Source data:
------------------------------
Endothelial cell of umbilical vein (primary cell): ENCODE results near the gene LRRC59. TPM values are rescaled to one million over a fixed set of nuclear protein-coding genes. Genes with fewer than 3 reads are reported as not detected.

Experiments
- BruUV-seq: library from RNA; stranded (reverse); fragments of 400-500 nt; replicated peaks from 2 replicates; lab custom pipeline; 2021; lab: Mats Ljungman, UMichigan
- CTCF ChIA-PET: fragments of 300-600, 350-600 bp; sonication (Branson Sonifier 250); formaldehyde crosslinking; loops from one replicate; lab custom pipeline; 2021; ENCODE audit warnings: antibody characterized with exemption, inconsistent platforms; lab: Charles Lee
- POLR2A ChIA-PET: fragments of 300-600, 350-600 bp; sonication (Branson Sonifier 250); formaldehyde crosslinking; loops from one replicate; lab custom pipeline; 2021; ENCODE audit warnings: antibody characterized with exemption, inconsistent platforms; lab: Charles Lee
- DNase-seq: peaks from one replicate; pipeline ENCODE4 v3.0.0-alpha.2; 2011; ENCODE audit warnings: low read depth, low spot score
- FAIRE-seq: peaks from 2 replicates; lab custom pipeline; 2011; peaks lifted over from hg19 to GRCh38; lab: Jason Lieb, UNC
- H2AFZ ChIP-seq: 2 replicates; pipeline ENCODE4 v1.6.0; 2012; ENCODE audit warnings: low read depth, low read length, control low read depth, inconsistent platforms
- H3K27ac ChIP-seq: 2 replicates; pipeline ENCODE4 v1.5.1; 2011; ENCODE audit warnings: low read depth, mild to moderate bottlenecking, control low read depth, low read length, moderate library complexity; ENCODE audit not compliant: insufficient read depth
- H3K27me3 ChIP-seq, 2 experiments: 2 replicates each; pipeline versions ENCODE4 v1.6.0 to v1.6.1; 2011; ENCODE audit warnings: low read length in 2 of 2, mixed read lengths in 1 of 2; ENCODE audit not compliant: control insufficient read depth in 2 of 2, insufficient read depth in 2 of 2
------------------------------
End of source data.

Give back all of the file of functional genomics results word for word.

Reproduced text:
Endothelial cell of umbilical vein (primary cell): ENCODE results near the gene LRRC59. TPM values are rescaled to one million over a fixed set of nuclear protein-coding genes. Genes with fewer than 3 reads are reported as not detected.

Experiments
- BruUV-seq: library from RNA; stranded (reverse); fragments of 400-500 nt; replicated peaks from 2 replicates; lab custom pipeline; 2021; lab: Mats Ljungman, UMichigan
- CTCF ChIA-PET: fragments of 300-600, 350-600 bp; sonication (Branson Sonifier 250); formaldehyde crosslinking; loops from one replicate; lab custom pipeline; 2021; ENCODE audit warnings: antibody characterized with exemption, inconsistent platforms; lab: Charles Lee
- POLR2A ChIA-PET: fragments of 300-600, 350-600 bp; sonication (Branson Sonifier 250); formaldehyde crosslinking; loops from one replicate; lab custom pipeline; 2021; ENCODE audit warnings: antibody characterized with exemption, inconsistent platforms; lab: Charles Lee
- DNase-seq: peaks from one replicate; pipeline ENCODE4 v3.0.0-alpha.2; 2011; ENCODE audit warnings: low read depth, low spot score
- FAIRE-seq: peaks from 2 replicates; lab custom pipeline; 2011; peaks lifted over from hg19 to GRCh38; lab: Jason Lieb, UNC
- H2AFZ ChIP-seq: 2 replicates; pipeline ENCODE4 v1.6.0; 2012; ENCODE audit warnings: low read depth, low read length, control low read depth, inconsistent platforms
- H3K27ac ChIP-seq: 2 replicates; pipeline ENCODE4 v1.5.1; 2011; ENCODE audit warnings: low read depth, mild to moderate bottlenecking, control low read depth, low read length, moderate library complexity; ENCODE audit not compliant: insufficient read depth
- H3K27me3 ChIP-seq, 2 experiments: 2 replicates each; pipeline versions ENCODE4 v1.6.0 to v1.6.1; 2011; ENCODE audit warnings: low read length in 2 of 2, mixed read lengths in 1 of 2; ENCODE audit not compliant: control insufficient read depth in 2 of 2, insufficient read depth in 2 of 2